Report claims youth gaming addiction in China has been resolved
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New report claims youth gaming addiction in China has been “resolved”

The gaming committee of China has declared that the country’s youth are officially freed from video game addiction.

According to a new report by the country’s Game Industry Group Committee, youth gaming addiction in China has been officially resolved. The committee is affiliated with China’s gaming regulator, and cites the country’s crackdown on video games in 2021 — which saw those under 18 limited to under three hours of gaming per week — as the reason for curbing the collective addiction.

The report found around 75% of Chinese youth have now capped their gaming to no more than three hours per week, touting the results as beneficial for the country’s health. Prior to introducing the gaming restrictions last year, a Chinese newspaper described video game addiction as “spiritual opium”. China lists a raft of negative impacts for gaming, including short-sightedness, insomnia and mental ill-health.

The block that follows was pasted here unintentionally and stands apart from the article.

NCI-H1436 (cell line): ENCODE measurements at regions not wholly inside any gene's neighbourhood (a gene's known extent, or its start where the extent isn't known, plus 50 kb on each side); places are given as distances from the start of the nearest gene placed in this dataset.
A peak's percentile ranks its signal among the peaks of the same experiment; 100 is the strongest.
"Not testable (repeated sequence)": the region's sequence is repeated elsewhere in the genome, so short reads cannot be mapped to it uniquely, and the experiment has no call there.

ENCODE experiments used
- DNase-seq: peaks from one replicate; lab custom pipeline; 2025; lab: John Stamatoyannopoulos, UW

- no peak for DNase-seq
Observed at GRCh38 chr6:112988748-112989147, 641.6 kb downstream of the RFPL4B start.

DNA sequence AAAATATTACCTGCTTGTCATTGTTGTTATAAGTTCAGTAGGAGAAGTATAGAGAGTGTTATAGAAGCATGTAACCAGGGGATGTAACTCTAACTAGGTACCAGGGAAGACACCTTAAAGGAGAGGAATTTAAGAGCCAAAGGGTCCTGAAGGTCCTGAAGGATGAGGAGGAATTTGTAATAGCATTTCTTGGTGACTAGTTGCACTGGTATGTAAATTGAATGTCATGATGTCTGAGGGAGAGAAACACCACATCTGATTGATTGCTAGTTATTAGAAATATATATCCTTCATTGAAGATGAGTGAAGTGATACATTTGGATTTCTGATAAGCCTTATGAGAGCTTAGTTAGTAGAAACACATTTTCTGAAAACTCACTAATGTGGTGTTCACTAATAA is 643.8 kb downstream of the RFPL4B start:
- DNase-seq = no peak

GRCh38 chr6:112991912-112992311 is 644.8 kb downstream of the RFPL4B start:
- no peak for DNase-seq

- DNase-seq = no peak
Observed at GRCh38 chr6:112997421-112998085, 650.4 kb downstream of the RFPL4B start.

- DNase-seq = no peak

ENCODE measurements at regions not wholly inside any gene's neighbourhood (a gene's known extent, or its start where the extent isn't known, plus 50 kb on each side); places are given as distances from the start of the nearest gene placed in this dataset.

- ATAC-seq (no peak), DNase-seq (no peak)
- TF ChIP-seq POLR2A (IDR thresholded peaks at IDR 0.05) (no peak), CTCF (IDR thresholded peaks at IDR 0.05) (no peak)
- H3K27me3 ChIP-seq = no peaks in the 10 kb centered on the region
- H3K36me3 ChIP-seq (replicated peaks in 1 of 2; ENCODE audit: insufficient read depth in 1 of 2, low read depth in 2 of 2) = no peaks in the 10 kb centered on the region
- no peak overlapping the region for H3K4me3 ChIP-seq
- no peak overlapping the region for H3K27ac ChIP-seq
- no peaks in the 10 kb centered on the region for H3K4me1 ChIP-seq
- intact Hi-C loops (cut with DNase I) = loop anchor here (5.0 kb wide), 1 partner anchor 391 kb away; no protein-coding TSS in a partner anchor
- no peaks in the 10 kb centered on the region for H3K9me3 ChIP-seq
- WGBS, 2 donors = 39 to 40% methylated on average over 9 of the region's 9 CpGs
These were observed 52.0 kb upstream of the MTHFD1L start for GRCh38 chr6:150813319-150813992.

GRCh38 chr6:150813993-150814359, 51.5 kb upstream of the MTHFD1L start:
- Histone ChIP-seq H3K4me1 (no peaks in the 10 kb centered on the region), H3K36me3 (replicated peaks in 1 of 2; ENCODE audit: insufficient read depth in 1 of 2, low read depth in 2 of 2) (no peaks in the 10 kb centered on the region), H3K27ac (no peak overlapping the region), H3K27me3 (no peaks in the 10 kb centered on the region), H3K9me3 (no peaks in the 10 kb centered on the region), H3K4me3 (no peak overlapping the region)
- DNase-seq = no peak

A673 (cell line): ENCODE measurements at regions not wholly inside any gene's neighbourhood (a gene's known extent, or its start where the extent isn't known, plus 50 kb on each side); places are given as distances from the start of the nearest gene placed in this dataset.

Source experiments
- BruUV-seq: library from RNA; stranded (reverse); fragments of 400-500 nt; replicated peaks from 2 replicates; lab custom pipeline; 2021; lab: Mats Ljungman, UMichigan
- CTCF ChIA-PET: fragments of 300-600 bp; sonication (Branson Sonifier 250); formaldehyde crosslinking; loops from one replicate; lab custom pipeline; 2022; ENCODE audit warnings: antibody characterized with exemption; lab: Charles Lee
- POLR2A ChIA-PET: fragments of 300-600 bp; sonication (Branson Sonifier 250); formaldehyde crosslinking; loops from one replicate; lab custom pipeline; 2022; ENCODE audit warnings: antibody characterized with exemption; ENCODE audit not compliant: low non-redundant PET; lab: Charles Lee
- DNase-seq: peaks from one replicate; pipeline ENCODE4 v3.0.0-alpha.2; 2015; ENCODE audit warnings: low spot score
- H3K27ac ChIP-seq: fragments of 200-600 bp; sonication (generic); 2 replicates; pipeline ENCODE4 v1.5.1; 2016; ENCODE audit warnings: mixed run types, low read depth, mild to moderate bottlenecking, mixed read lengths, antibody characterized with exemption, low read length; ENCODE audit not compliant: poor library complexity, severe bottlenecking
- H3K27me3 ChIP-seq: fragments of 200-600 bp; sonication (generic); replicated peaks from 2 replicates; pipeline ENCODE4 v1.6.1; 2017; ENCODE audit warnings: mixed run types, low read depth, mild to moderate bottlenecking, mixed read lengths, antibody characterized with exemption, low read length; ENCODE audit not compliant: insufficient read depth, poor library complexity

Credit: Universal Pictures

While China does not look favourably upon the pastime, there’s been evidence that gaming can improve cognitive abilities, hand-eye coordination and problem-solving skills. While the report declares the success of youth in limiting their gaming habits, concerns have arisen around gaming addiction among adults, particularly as China continues to go in and out of lockdown. 

In March of this year, it was reported that the Game Industry Group Committee would instate similar limitations to adult gamers, but bans or restrictions have yet to be announced. Having deemed children’s curbed gaming as “a step toward resolution,” the committee is set to ease restrictions among that demographic, with regulators last week approving a new bath of 70 games for release, including one titled Metal Slug: Awakening from Tencent

Credit: BioWare / Electronic Arts / DanaDuchy / YouTube

Last year, China banned the depiction of same-sex couples in all of their prospective video game titles, with a leaked government memo imploring publishers to reflect “a correct set of values”. Also in 2021, Chinese police seized over $46m in assets and dismantled one of the largest producers of software for video game cheaters.